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Build a Kit

It’s a good idea to have one kit in the house, and one in each vehicle you may use in the event of an evacuation.
This can be a fun exercise for the entire family. Building a GO kit is easy, and it should be something everyone is familiar with, once complete. When we describe an emergency GO kit, we’re talking about a container that has all of the basic items your household may need in the event of a disaster or wildfire emergency. 
Some of the things to keep in mind when building a kit involves ease of transport – you’ve got to be able to take it with you, so a suitcase is not a good option (and you don’t need that much space). You should check the kit once a year, and replace anything that you’ve used during the year, and any item that has expired due to age or disuse. We see some terrific emergency GO kits that have been built into a backpack. If you don’t have the time to build one, there are a number of vendors who sell pre-built emergency GO kits.
Working off the assumption that you and your family would like to build your own emergency GO kit, here are some key things to consider:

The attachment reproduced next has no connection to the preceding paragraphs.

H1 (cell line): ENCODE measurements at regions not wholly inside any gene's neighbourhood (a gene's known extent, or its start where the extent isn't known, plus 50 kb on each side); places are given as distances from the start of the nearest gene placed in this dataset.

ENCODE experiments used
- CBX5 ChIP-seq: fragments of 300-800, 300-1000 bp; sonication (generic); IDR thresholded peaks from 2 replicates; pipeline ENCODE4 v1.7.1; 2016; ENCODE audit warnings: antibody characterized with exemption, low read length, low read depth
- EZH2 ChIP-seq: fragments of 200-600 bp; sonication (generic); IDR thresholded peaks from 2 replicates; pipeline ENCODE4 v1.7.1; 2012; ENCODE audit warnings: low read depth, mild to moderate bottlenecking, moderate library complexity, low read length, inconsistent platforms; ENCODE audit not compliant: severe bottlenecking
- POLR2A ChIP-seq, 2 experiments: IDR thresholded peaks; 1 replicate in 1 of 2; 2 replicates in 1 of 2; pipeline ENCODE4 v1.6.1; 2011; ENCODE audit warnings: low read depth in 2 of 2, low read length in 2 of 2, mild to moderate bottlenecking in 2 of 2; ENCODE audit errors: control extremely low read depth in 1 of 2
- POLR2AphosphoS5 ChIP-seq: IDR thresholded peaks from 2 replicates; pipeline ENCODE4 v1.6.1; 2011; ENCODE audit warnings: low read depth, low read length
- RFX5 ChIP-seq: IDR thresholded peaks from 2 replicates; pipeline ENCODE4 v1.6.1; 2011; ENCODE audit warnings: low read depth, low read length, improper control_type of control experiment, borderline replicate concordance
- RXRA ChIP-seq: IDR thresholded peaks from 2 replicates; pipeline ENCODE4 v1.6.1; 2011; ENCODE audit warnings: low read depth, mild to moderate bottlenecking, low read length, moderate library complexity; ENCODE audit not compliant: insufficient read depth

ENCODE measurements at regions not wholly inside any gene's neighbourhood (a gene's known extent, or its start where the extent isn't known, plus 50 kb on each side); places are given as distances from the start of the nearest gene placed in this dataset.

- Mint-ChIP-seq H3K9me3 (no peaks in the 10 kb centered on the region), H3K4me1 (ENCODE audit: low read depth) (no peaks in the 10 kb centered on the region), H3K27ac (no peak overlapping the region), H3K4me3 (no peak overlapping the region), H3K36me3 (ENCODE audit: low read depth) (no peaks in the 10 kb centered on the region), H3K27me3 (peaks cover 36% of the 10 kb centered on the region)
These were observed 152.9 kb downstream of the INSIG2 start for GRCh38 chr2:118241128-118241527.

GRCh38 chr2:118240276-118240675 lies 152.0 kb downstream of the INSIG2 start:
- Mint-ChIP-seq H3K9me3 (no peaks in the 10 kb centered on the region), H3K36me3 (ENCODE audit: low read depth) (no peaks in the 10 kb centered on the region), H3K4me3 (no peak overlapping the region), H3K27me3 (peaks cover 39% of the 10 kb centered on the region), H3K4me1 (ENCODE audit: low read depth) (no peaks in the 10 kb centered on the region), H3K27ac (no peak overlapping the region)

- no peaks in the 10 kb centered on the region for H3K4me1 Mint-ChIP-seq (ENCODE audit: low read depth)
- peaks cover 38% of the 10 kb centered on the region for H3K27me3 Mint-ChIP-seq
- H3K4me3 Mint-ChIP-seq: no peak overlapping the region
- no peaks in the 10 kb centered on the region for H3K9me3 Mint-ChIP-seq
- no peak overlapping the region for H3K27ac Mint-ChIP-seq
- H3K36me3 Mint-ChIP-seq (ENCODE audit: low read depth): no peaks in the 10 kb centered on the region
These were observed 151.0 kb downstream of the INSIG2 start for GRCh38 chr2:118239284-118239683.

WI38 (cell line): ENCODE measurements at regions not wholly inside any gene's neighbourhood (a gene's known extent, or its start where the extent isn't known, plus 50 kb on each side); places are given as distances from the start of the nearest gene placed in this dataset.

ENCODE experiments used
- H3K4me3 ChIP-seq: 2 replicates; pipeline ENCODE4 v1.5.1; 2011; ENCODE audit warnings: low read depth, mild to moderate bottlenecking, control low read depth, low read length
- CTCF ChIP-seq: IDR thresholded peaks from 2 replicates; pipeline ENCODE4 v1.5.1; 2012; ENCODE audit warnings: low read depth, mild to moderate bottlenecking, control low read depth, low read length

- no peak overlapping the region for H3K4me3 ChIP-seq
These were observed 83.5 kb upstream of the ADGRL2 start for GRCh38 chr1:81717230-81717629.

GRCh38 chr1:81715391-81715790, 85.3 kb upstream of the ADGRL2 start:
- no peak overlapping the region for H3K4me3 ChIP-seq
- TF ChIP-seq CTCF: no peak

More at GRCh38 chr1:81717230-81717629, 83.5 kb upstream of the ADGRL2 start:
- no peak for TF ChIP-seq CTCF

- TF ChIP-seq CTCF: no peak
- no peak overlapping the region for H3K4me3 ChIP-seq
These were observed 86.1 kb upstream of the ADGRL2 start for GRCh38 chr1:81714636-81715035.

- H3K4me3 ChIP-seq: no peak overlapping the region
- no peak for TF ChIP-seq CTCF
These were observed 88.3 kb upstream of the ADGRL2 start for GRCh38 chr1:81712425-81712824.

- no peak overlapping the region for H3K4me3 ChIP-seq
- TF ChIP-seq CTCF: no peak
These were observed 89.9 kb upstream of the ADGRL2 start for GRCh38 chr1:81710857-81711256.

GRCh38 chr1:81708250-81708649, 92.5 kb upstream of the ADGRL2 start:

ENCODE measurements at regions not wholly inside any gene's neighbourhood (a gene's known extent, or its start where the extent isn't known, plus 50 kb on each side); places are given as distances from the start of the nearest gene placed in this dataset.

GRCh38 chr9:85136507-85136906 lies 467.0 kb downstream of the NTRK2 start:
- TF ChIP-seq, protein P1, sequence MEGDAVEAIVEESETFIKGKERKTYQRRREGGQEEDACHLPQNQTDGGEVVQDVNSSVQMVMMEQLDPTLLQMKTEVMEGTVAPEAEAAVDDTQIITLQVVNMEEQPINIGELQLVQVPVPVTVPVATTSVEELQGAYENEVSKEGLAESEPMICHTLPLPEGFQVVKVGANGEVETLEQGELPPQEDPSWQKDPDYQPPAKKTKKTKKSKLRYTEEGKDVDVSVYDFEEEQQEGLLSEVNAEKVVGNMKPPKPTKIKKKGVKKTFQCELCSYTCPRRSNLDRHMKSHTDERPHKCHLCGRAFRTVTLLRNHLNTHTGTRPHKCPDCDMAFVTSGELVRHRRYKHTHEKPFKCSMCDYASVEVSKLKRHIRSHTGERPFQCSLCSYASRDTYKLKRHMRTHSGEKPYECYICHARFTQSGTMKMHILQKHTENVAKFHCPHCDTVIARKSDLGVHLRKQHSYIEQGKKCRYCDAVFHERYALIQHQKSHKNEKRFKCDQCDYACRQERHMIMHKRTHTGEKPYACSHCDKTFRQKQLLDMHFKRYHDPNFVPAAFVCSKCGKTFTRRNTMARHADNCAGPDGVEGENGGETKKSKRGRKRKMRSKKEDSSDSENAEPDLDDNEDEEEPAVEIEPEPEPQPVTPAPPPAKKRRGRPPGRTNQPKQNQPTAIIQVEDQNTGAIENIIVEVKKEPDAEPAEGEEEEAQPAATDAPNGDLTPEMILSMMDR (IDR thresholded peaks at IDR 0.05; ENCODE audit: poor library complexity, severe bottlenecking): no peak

Master Kit (Home)

These are the essential items you may need that are found at home, including food, water, medications and other health supplies, as well as items for children and pets. Be certain you pack enough for three days (72 hours) away from your home. Some people pack enough “stuff” to last up to two weeks. 

There are other items to consider as well, including:

  • Keys (house and car)
  • Money (coins and bills)
  • Comfortable shoes
  • Medications (at least a one week supply)
  • Glasses
  • Zip lock bag
  • “thumb drive” computer memory stick with all valuable items (deeds, insurance, etc.)